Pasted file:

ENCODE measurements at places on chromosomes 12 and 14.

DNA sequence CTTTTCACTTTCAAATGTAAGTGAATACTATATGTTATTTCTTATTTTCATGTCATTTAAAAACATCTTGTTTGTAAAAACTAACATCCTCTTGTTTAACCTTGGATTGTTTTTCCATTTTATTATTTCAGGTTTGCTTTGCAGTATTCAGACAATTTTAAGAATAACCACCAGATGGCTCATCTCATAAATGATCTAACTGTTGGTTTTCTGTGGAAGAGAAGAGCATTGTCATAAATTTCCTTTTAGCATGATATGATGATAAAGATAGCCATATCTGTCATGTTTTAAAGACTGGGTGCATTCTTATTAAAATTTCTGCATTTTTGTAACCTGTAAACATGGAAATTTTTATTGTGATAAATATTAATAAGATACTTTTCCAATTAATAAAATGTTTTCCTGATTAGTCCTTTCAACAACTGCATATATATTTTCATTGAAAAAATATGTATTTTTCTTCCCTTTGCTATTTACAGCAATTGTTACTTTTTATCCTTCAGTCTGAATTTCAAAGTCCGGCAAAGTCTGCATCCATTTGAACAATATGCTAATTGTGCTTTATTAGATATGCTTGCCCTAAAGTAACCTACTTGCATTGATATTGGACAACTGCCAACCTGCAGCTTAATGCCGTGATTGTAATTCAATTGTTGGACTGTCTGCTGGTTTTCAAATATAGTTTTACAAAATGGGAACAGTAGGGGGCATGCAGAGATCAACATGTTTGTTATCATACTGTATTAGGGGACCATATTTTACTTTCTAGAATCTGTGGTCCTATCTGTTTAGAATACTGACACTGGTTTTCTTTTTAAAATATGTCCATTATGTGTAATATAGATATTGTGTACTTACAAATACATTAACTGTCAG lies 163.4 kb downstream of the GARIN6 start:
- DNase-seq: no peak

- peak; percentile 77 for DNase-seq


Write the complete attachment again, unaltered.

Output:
ENCODE measurements at places on chromosomes 12 and 14.

DNA sequence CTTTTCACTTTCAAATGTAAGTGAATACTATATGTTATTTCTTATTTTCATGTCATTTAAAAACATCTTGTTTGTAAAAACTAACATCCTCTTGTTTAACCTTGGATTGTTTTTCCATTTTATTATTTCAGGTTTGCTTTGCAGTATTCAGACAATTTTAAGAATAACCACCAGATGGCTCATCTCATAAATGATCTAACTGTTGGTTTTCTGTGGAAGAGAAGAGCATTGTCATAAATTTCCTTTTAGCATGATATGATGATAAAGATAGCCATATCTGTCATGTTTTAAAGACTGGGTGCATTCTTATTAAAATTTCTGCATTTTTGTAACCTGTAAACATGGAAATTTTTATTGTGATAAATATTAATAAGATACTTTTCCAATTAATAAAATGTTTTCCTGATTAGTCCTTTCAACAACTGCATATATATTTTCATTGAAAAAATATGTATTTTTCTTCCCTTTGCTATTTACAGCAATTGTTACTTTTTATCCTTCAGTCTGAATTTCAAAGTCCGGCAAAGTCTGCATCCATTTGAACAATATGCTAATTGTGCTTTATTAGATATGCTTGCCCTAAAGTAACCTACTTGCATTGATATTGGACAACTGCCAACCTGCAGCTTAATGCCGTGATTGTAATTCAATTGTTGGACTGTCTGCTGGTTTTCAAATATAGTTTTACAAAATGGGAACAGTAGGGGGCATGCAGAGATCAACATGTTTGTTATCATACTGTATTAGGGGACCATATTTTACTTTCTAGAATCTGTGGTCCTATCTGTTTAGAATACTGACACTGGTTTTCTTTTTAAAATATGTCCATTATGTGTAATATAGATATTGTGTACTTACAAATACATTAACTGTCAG lies 163.4 kb downstream of the GARIN6 start:
- DNase-seq: no peak

- peak; percentile 77 for DNase-seq